Wednesday, October 04, 2006
After breakfast we walked across town to Okuno-in, a temple/ graveyard complex that is said to be the final resting place of 500,000 people. It is the largest graveyard in Japan, and our hosts said it was the largest in the world. I wonder about that claim, it does double the 260,000 buried at Arlington National Cemetary. But "biggest in the world" is a big claim to live (die?) up to. Certainly it depends on how you define cemetary, the Parisian Catacombs hold the remains of 5-6 million people.
The reason so many want to be buried here lies with Kukai, the still meditating founder of the Koya-san temple complex. At the end of the world, he will be going straight to Buddist heaven. If you happen to be nearby, you can catch a ride with him and be guaranteed a slot.
Meandering around a giant mountain cemetary at 9 in the morning is awsome. We beat most of the large tourist groups, and had the place just about to ourselves for quite a while.
It felt very different from your average final resting place, peaceful yes, but more wild and less well tended than any Denver cemetary. Many of the older monuments were overgrown and covered in moss and lichen. The occasional spiderweb also intruded on the proceedings.
Here we have Zach, on the pathway leading up towards the end of the graveyard at Okuno-in temple. The whole area was just so serene and beautiful, a far cry from the hustle and bustle of Osaka or Tokyo or even Kanazawa!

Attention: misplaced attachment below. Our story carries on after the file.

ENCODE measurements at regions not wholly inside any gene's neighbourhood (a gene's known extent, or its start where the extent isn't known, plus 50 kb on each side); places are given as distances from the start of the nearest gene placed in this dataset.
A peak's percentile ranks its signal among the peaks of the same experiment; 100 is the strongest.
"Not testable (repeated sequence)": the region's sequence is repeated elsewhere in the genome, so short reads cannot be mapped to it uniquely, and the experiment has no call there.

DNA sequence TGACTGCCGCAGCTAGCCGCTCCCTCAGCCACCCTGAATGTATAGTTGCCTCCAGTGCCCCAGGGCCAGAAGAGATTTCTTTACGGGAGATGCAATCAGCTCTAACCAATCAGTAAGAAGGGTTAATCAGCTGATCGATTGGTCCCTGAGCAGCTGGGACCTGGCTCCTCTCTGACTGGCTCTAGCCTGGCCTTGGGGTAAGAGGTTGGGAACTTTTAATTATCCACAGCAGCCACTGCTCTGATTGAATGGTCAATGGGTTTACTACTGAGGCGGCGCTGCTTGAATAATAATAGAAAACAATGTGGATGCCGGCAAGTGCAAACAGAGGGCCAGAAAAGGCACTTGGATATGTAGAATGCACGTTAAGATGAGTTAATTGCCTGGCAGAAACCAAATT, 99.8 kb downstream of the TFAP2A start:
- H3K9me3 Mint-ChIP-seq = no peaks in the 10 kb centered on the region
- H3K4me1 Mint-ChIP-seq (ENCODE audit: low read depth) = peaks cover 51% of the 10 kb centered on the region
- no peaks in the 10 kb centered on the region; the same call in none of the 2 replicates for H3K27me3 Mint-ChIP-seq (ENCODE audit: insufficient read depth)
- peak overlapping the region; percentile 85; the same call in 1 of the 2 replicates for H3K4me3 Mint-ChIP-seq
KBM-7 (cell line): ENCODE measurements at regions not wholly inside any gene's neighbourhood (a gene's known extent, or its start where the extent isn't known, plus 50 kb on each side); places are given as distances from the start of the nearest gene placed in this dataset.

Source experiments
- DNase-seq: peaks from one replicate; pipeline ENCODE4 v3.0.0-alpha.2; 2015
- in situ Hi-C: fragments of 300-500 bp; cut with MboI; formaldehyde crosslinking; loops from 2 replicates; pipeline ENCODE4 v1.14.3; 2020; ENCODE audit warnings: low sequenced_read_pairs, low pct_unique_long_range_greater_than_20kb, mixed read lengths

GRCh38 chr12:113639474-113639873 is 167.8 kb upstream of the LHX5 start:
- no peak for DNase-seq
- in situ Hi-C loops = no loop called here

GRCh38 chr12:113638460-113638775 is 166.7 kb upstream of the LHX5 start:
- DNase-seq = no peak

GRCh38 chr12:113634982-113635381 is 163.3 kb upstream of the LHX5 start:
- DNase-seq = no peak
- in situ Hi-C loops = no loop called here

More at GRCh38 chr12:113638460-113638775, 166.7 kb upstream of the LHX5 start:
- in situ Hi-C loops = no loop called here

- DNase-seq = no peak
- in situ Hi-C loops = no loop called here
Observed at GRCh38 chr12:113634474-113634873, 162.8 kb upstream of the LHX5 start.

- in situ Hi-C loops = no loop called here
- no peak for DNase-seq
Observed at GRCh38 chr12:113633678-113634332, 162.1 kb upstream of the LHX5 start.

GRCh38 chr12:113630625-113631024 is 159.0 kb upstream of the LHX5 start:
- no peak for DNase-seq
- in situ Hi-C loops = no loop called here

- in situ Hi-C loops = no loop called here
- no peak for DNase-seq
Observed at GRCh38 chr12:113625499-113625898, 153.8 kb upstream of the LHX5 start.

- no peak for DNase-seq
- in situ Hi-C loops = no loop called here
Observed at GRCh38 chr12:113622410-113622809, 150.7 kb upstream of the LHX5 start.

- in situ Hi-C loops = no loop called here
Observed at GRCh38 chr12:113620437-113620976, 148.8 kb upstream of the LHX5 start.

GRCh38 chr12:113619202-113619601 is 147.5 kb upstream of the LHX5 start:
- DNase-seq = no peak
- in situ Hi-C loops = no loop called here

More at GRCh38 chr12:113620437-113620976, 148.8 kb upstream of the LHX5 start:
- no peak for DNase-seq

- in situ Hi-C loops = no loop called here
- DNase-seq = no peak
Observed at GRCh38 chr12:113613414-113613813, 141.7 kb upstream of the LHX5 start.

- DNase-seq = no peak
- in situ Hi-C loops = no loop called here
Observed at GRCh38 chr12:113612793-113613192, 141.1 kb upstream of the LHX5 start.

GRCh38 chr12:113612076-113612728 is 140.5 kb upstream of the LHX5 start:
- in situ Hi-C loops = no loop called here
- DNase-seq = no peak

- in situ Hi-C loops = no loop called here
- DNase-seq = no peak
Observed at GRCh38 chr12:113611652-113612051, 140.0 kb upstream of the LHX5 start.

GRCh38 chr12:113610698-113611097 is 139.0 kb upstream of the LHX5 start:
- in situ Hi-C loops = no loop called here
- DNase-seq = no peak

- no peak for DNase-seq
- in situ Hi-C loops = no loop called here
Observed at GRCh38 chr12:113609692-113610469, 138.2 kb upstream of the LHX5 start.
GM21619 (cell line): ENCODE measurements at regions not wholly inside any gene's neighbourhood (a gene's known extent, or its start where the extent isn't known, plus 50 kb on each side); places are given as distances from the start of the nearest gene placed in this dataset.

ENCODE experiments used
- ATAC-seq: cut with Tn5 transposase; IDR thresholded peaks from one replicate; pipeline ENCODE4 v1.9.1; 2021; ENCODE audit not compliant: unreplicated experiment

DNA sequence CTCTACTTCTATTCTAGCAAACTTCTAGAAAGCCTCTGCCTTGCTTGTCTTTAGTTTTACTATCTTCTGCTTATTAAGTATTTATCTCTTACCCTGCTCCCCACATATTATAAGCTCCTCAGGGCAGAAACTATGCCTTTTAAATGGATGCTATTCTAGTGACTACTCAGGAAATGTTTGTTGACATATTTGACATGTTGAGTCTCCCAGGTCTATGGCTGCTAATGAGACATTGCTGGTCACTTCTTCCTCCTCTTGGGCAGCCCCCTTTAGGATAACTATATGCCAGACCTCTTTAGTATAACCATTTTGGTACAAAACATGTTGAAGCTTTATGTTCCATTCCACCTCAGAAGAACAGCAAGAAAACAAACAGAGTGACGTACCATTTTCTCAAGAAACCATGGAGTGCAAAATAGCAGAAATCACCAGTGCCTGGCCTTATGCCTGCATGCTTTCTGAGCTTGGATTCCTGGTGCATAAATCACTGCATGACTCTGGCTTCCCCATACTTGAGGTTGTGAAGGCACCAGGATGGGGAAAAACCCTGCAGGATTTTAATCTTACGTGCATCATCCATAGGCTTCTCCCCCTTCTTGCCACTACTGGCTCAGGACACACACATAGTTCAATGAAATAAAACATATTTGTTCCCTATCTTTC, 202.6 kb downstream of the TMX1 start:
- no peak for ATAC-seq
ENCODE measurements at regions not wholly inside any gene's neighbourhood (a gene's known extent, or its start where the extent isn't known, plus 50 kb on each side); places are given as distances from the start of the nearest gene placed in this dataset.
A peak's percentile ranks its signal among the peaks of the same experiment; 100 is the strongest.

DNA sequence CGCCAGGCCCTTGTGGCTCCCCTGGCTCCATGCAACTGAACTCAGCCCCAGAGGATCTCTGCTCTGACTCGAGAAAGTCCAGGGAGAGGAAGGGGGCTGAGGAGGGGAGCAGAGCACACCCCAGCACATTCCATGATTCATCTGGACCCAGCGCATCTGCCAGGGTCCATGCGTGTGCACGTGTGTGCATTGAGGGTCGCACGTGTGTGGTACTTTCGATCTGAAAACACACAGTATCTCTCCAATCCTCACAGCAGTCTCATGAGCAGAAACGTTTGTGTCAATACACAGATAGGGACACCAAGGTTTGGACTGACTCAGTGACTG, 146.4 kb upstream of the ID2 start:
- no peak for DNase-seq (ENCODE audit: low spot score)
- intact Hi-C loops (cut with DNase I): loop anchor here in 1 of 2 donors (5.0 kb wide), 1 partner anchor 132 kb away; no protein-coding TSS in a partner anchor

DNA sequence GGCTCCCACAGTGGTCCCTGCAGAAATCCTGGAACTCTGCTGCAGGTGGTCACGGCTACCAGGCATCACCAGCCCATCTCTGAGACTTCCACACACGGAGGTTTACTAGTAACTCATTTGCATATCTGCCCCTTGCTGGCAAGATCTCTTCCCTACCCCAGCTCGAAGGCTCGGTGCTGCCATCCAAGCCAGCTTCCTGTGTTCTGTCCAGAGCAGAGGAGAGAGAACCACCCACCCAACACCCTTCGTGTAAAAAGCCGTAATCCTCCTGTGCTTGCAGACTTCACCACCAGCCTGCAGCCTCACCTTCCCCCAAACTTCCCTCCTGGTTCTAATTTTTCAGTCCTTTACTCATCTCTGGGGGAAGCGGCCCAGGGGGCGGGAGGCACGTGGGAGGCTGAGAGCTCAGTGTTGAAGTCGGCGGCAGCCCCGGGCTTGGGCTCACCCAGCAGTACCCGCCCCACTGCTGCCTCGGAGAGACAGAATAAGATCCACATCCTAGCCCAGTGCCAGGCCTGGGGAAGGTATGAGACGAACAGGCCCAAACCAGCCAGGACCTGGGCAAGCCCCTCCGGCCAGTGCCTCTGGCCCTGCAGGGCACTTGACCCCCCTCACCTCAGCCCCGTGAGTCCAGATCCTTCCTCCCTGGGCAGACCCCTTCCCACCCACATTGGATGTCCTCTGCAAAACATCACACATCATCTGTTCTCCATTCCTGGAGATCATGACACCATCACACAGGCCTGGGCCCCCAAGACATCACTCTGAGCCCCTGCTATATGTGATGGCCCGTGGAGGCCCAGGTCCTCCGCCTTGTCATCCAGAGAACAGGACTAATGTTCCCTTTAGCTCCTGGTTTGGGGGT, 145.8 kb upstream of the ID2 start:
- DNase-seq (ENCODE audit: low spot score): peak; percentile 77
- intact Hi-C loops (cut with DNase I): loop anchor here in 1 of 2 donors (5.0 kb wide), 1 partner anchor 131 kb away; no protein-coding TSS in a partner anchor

Another popular area is this mountain of Jizo statues. Jizo is the Buddist patron of children that die very young like miscarriages, stillborn and abortions. Mothers wrap a red bib around the statues or pour water on them to save their children from hell.
Over closer to Okuno-in itself, which I have no photos of because it was a photo free zone and my camera is not a subtle one, there was this area where people could splash water on various statues. I don't know the exact why of the ritual, but I gave it a shot anyway! Too bad the photo didn't quite come out, but I may post it later anyway.
Closer to the main entrance was a block of much newer graves, and among them were a phenomenon that I imagine is unknown outside Japan. Corporate graves. Yup, you too can be eternally entombed with all the backstabbing, gossiping coworkers you hated all your life! No thanks, I can't think of any company I'd want to spend all eternity with. That said the rocket memorial is pretty cool looking.
We walked on out of the main entrance, got a little turned around, and then headed out to continue our sightseeing with viewing a few more... Temples!! But the next temple on the itinerary contains a little secret...
Note: I apologize for dragging my two day Koya-san trip out so much. I just took so many photos that I like I keep having to break it up into smaller chunks to keep from overwhelming my legion of fans *cough*. It was gonna be a two parter, not a four parter! (with an interesting and only slightly related 5th! post already scheduled.)